A good practice is to count to 21 breaths in and out, and then rest your mind by letting your attention wander for a bit. Then, gently bring your attention back to your breath, counting to 21 again. Rest again, and then repeat this cycle for the duration of your meditation session. You will develop quickly if you focus on counting your breaths in this way.



After a while, once you are accustomed to concentrating, you can stop using an external object of focus. Instead, you can then start to focus on mind itself. At this point, you can also focus on the passing moments of mind. Before starting this more advanced practice, you should first go through the concentration training of shamatha. Later, once your concentration is stable, then you can begin to meditate on mind itself.

Shamar Rinpoche



Upon rising, when you are most rested, before you get out of bed, quietly tune in to the mind. Listen to what your mind is telling you. Is your mind filled with the dream you had just before waking? What is the feeling tone of your thoughts? Are you geared up for the day with a list of things to do?



Whatever is on your mind, begin your day with an intention to be mindful, to pay attention to one thing at a time, one task at a time. Take a few deep breaths and remember that no matter what you are doing, no matter where you are, you can breathe and quiet your mind for a moment.



Each time you do this, you are training your mind to be still, and with practice, those still moments make a big difference.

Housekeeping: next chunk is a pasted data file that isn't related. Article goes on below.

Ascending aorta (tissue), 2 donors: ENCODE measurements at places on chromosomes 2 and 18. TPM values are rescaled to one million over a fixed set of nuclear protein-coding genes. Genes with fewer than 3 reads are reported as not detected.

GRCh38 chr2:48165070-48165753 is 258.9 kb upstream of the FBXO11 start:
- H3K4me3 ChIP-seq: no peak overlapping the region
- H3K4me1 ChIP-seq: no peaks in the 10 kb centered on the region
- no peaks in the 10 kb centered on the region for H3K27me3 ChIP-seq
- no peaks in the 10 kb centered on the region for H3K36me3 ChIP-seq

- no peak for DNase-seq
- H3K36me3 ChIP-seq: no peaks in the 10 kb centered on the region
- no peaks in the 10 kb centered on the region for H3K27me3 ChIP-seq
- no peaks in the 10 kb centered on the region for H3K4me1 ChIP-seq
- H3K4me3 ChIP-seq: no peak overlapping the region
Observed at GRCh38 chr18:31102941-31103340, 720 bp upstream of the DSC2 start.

Hungry Ghosts

Hungry Ghosts


In Ontario we have a rather short summer season, three months tops. In August, being the final month of summer, many will try to stack up as much fun and memorable events, evenings being no exception, before returning to the winter grind. They are completely oblivious or unaware of the serious significance and the dangers this month holds. That’s right; it is the “Hungry Ghost” period, known to most everyone with Oriental heritage.

Cultures from Europe to China all have traditional days of the dead or ghost days, many thousands of years old that were part of the tribal folk religions before the advent of Christianity in Europe and Buddhism in Asia. (Typically however, belief in “Hungry Ghosts” is now also part of Chinese Buddhism and Taoism.)


Historical records reveal that in Great Britain, Halloween had originated from the traditional holiday of Celts who believed that the last day of October was “the day of the dead” or “the ghost day” when ghosts crossed over the boundary between the living and the dead. The Chinese belief is similar. In many ways, this festival is reminiscent of Halloween or the Night of the Dead in Western countries.

The “Hungry Ghost” period (that falls in July or August in our Western calendar) and the resulting festival are celebrated on the 15th day of the seventh lunar month. (Halloween comes just a tad later, depending on the growing season, and the harvest times.) Similarly, the Chinese believe that on the days of the Hungry Ghost Month, and especially on the night of the full moon, there is more of a bridge between the dead and the living and that the gates of hell are opened wide releasing all the hungry ghosts into the living realm.